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Ca linked to child passive smoking

Passive smoking in childhood may increase the risk of developing lung cancer in later life, according to European researchers.

The prospective cohort study asked 123,479 non-smokers aged 35-74 about their exposure to smoke during childhood. During seven years of follow-up, 97 people developed lung cancer.

Participants who had been exposed to tobacco smoke as children were more than three times as likely to develop lung cancer as those unexposed. There was a significant positive correlation between the extent of smoke exposure and the size of the increased risk.

BMJ 2005 early online publication January 28

Sibling contact cuts MS risk

Children who have contact with infant siblings up to the age of six have less risk of developing multiple sclerosis than those without contact, an Australian study finds.

Researchers conducted a case-control study in Tasmania based on 136 confirmed cases of MS and 272 community controls.

Exposure to a younger sibling for one to three infant-years reduced the risk of MS by 43 per cent, and exposure for three to five infant-years reduced risk by 60 per cent.

The researchers said the effect could be caused by altered patterns of infection and immune response.

JAMA 2005; 293:463-469

Fibre can reduce blood pressure

Intake of dietary fibre could reduce the incidence of hypertension, a study suggests. Dutch researchers conducted a meta-analysis of 24 randomised, placebo-controlled trials on the effect of fibre supplements on blood pressure.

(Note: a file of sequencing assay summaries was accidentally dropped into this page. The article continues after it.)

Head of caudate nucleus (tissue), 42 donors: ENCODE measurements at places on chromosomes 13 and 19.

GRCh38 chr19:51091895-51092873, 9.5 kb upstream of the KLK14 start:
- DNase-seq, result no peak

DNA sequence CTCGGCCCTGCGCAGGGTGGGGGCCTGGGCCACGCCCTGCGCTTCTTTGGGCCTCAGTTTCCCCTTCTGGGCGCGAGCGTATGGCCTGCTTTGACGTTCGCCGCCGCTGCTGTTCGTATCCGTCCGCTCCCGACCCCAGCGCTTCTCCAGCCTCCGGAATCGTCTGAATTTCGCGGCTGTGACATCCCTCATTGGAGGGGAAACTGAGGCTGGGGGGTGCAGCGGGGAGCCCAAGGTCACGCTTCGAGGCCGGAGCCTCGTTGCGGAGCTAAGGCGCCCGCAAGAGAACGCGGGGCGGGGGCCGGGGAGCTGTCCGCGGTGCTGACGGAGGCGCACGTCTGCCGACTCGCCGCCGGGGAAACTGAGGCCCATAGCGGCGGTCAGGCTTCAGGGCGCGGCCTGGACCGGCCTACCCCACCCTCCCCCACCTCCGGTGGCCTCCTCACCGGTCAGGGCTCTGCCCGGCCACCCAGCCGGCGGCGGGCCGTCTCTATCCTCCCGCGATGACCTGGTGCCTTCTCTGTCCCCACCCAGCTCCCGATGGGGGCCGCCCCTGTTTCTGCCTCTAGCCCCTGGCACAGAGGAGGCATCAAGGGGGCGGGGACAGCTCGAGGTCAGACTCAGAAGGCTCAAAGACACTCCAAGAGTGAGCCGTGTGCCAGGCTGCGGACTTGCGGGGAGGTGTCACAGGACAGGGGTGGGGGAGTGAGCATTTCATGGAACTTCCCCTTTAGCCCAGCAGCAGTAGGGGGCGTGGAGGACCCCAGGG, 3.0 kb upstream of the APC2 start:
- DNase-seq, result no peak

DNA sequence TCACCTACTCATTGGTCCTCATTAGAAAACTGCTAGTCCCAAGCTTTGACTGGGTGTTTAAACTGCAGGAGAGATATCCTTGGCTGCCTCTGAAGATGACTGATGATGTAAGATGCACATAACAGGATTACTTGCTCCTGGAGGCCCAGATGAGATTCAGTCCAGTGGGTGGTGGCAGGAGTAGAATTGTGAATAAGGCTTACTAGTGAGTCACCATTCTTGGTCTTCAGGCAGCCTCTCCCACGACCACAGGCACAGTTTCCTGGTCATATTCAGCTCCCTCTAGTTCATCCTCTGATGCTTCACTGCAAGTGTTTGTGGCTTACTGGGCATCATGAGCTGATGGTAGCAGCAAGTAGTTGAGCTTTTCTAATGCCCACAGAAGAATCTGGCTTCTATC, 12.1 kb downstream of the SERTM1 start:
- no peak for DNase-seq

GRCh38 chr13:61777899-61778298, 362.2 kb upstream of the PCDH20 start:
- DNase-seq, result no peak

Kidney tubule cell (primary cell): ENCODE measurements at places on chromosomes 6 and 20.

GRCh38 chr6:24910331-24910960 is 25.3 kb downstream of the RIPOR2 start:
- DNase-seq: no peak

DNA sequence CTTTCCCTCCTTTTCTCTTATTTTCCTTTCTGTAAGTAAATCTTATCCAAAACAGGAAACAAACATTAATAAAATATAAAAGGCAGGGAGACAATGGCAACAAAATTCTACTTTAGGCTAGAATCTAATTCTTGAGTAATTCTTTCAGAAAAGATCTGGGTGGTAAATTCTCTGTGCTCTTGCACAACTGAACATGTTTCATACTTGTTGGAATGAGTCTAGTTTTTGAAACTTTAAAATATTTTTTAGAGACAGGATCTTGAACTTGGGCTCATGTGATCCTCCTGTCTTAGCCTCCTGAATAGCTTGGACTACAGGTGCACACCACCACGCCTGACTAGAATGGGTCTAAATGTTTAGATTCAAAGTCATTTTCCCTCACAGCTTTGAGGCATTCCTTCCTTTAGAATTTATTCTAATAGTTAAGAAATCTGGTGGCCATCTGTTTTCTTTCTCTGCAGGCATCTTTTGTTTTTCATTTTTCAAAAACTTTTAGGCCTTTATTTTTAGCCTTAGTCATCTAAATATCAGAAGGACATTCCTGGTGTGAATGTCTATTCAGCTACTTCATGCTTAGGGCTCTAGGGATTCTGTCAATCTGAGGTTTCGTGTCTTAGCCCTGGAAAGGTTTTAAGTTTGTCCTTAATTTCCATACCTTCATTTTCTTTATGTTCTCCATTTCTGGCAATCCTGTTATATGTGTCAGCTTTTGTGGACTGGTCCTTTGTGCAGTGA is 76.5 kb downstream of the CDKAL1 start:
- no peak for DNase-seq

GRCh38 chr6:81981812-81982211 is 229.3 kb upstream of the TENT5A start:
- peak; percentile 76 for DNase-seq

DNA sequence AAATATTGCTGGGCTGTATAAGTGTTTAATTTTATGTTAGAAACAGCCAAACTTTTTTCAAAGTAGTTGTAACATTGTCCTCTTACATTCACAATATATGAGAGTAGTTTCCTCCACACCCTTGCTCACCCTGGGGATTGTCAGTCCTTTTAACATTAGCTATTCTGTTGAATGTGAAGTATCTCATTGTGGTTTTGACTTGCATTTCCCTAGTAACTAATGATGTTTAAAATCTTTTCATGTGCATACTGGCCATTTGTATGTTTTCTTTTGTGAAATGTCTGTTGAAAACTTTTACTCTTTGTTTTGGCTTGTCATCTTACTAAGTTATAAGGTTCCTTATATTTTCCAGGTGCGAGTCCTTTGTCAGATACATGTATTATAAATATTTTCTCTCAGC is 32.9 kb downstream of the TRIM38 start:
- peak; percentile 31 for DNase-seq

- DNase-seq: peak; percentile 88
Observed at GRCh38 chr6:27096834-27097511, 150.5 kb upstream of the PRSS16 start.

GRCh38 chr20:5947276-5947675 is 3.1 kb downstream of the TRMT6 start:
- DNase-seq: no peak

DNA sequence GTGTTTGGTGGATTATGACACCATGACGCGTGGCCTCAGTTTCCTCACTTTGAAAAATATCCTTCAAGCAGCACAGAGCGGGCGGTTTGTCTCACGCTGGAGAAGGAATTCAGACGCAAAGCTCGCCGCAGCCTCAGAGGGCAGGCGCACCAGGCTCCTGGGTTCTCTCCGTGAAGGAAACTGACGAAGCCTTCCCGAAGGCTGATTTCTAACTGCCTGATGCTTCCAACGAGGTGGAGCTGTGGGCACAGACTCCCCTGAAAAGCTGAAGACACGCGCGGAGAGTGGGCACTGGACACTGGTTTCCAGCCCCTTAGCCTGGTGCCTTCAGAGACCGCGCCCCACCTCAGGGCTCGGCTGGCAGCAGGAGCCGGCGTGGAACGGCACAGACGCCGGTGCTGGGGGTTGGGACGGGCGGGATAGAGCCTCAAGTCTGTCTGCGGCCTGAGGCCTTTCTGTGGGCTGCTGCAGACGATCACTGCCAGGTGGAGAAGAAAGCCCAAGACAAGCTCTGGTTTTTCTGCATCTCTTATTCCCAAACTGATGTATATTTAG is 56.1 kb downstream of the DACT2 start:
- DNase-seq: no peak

Fibre supplementation at an average dose of 11.5g per day lowered systolic blood pressure by 1.13mmHg and diastolic blood pressure by 1.26mmHg. The fall in systolic blood pressure remained after multivariate analysis. Falls in blood pressure tended to be greatest in people over 40.

Archives of Internal Medicine

2005;165:150-156

PPIs don't affect ulcer mortality

Treating ulcer bleeding with proton pump inhibitors reduces rebleeding and the need for surgery but has no effect on overall mortality, a study finds.

Researchers from the UK and US undertook a meta-analysis of 21 randomised controlled trials comprising 2,915 patients.

Proton pump inhibitors reduced rebleeding rates by 54 per cent and the need for surgical intervention by 41 per cent, but overall mortality remained the same. The results held true when the analysis was restricted to the 10 trials of highest methodological quality.

BMJ 2005 early online publication January 31

Limit testing to 10 HPV types

Screening for more than around 10 types of human papillomavirus appears to decrease specificity without increasing sensitivity.

A US team analysed data from two prospective trials involving 6,223 and 3,363 women in order to explore the trade-off when testing for up to 40 types of HPV.

In the first study, sensitivity increased for the first 13 types tested, to a high of 90 per cent, but did not improve with further testing. In the second study, sensitivity increased for the first seven types tested, reaching 81 per cent. Specificity declined with additional HPV testing.

Journal of the National Cancer Institute 2005;97:147-50

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